Belding OKs bylaws, guidelines for historic district

By Cory Smith • Last Updated 4:49 pm on Wednesday, December 07, 2011

BELDING — Belding’s Historic District Commission is one step closer to becoming an official city committee.

Members of the Belding City Council approved bylaws, rules of procedure and guidelines under which the commission will operate.

The city council’s approval was necessary for the historic district commission to officially consider them under the city’s Historic District Ordinance, according to Belding City Manager Randall DeBruine.

The documents approved Tuesday evening include commission bylaws, rules of procedure, design standards and guidelines, an application for Historic District Commission and application for demolition or moving of historic building.

Councilmen approved all five by a 3-1 vote. Councilman Joe Feuerstein opposed them and council member Roger Wills was absent.

Feuerstein claimed the intentions of the documents the council approved were “intended to keep anyone from tearing down the Gibson Building.”

Feuerstein said the 27 pages of documents contained “51 hoops and loops” that anyone would have to go through in order to successfully gain approval to demolish a building.

“When I was elected, from day one, I was against (the Historic District Commission),” Feuerstein said. “If this does not pass (Electrolux) has the authorization to tear down everything, including the cement foundation, and clean it up.”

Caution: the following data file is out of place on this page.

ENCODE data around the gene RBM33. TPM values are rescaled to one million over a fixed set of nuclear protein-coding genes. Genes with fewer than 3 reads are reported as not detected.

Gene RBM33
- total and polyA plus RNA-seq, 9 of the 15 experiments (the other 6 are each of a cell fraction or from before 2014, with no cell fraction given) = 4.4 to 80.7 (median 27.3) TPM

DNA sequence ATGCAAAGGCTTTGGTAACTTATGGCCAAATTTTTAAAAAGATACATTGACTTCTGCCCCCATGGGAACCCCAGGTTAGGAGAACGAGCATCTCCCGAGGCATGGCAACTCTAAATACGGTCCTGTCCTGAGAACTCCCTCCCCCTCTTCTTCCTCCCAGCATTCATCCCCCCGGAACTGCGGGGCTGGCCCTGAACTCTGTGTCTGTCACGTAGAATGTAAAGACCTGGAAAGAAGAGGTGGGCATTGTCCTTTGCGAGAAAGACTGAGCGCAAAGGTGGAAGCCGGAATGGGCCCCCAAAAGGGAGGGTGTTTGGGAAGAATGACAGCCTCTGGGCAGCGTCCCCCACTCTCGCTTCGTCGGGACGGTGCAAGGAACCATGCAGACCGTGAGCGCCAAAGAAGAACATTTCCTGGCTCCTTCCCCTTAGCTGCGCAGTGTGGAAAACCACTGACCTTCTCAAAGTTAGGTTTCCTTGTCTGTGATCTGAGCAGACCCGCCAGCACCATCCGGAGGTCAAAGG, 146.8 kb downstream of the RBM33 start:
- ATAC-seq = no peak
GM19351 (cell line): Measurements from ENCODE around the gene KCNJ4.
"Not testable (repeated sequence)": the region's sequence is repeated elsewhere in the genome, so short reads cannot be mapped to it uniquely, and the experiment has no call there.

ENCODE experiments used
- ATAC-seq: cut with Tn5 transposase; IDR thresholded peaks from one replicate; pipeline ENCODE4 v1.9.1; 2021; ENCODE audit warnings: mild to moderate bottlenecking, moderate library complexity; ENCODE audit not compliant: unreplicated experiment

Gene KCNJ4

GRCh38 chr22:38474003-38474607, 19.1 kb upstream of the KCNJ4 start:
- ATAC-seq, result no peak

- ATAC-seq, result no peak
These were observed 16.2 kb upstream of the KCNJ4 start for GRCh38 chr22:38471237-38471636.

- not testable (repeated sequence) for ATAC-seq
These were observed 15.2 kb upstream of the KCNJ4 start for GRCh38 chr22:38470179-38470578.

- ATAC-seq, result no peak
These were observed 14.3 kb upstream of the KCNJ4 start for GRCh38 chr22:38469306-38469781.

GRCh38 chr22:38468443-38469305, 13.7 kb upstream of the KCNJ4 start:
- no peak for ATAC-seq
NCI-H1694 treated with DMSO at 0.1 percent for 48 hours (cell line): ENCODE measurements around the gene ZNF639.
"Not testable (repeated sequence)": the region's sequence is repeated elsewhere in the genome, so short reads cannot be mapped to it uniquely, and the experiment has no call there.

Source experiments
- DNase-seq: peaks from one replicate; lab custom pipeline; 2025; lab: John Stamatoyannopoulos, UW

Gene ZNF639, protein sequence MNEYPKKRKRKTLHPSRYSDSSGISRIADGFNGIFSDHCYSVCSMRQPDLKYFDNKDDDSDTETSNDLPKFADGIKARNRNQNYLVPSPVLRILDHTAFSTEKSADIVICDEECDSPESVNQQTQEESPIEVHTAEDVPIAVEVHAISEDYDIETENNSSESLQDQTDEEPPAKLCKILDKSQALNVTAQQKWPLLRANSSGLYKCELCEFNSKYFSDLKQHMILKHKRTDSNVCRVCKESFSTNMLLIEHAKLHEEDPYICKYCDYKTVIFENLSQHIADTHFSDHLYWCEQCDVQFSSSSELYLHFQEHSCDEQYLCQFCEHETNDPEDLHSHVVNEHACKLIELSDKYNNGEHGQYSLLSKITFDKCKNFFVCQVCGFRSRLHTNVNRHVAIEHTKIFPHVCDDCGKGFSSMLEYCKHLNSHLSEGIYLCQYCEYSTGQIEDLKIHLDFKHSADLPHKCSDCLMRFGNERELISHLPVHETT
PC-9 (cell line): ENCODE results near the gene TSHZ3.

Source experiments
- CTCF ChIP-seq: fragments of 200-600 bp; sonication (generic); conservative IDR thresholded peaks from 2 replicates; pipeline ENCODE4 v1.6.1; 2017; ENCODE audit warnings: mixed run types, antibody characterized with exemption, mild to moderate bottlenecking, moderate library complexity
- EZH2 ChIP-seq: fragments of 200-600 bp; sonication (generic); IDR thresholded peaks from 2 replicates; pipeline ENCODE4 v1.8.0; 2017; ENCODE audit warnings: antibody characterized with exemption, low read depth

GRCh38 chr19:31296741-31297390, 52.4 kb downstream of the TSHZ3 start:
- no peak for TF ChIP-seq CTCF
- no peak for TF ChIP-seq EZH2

Belding Mayor Ron Gunderson reiterated that the documents drawn up by the Historic District Commission pertain to all seven historic properties and are not solely focused on the Gibson Building.

“This is for the entire district,” Gunderson said. “It’s not about tearing any one building down.”

DeBruine said the bylaws and guidelines were gathered from other cities in Michigan. The bylaws were obtained from Bay City and guidelines from Northville.

DeBruine said City Attorney Gary Rentrop recommended the council approve the documents to prevent any complications with the ongoing lawsuit between Electrolux and the city.

Electrolux is hoping to tear down the entire Gibson Building property, including the iconic clock tower. The city blocked that move with the new historic district, so Electrolux filed a lawsuit to force the city to grant a demolition permit.

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